Loughridge’s colouring is the most essential feature of this comic in transitioning the reader from the flashback sequences back to the present. The slightly brightened primary colours contrast starkly with the muted shades the comic normally resides in. The primary colours used represent different parts of the flashback to give it context and separation. But it also brings an illusionary quality to it, Id like to say ethereal but it is so much more of a nightmare you want to escape from. And then it happens, the firmer, darker inking that provides such a radical change that it gives you time to breathe and settle yourself again.
As equal the devastation of Marcus’ predicament, is the fightback to escape it. His plan is quite clever and the way in which he sets alarms in standing up to his cellmate is impressive. His violent actions in surviving this campaign explain his personality at present and the willingness to cross that proverbial line in the sand. We are pleased to see him gain vengeance on his oppressors but we are equally anguished to see the steps he must take in order to do it. These scenes represent the crux of the whole book as Remender has shown us Marcus as he is now and how he came to be there, in an attempt to work out where he is to go next. The story is about to come full circle but this time he is not alone, he has people that care for him, that are willing to fight for him. The book would have you believe that only violence may ensue, but I for one have hope. In a comic that cannot be described with the word, I maintain that this is what it aims to achieve. The cruelty of having such young people deal with circumstances no adult should deal with, is simply unfair. I want there to be some escape for Marcus, I want him to be with Saya, I want him to have a better life. For the world he has lived in, he deserves it and Remender has allowed him to grow and become stronger as a man. This issue has seen him do something he has yet to ever experience, to trust in someone. It is heartbreakingly tragic to see youth that never saw a glimpse of innocence. As much as we resonate with the life he is now beginning to create for himself, we can never truly appreciate where he has come from. Incredibly in building a plot so full of agony, Remender has introduced a degree of normality and allowed the cast to grow together. However as we mature into adults taking on board our times as confused teenagers, few of us have ever had a hurdle as big as Chester Wilson to overcome. The story is calling for a resolution and the nervous anticipation builds as the issues go by. As I read this issue over and over again, I am reminded of a saying that helps in times of need: and this too shall pass. Though I doubt very much, that at this time, Marcus will find any solace in that.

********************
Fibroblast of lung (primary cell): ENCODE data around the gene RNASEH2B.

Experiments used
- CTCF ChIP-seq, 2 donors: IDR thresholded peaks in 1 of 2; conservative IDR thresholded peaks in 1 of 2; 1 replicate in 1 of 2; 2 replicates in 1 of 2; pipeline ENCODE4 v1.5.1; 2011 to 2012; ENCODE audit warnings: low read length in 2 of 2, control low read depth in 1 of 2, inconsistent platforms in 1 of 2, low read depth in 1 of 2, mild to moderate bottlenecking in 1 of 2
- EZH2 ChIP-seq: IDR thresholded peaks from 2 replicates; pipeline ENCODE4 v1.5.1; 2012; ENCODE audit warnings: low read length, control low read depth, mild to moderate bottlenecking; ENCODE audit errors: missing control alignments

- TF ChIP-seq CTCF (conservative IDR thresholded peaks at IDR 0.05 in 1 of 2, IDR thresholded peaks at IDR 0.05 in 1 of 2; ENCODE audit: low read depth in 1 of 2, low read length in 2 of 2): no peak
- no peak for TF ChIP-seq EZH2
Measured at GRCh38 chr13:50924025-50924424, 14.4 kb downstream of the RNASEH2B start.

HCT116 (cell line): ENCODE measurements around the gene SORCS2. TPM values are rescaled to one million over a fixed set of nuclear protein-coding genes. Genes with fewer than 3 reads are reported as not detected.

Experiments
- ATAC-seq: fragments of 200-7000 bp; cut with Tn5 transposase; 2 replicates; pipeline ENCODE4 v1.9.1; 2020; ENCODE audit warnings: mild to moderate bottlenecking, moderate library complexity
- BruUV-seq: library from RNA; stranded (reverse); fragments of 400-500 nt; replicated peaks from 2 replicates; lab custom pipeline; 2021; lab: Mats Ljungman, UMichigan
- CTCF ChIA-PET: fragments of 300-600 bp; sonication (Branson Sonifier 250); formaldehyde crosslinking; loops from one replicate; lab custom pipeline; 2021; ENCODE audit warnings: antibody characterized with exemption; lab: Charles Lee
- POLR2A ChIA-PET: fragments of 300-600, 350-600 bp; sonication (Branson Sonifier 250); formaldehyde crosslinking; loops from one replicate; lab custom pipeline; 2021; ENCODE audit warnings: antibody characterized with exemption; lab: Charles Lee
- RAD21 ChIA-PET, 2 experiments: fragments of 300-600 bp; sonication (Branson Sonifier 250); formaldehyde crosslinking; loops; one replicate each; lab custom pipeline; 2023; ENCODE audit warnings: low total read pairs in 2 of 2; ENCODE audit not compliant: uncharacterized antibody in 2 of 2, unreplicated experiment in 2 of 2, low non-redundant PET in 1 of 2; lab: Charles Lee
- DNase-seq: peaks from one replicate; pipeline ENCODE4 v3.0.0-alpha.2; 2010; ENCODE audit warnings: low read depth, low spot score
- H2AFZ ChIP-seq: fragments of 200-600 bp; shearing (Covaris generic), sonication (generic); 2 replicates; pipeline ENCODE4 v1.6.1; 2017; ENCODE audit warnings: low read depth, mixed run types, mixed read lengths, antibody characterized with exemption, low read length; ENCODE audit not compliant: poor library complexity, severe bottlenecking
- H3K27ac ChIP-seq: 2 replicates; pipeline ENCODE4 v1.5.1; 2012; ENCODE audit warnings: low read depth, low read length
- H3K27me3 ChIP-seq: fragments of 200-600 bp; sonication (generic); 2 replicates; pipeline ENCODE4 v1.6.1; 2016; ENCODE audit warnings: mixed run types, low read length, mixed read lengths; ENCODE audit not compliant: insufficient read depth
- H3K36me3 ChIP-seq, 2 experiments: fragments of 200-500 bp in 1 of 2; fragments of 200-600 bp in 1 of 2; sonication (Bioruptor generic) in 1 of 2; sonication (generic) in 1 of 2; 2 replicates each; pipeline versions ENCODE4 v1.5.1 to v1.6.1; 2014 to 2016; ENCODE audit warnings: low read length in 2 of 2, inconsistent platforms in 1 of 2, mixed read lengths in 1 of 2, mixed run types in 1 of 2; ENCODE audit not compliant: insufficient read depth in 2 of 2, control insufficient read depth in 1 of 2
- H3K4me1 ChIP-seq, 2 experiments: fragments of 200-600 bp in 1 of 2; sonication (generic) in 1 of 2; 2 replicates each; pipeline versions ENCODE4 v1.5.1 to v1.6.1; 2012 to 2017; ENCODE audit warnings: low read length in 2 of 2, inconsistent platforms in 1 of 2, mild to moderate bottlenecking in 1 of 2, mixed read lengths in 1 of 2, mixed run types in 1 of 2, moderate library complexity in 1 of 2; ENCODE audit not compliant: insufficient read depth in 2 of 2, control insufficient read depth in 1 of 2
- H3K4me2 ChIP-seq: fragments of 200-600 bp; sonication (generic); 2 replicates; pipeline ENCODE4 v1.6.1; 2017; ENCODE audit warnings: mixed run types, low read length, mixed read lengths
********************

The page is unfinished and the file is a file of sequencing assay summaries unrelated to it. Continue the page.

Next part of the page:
“Lost the capacity to cry. Think if I started again now, I might never stop”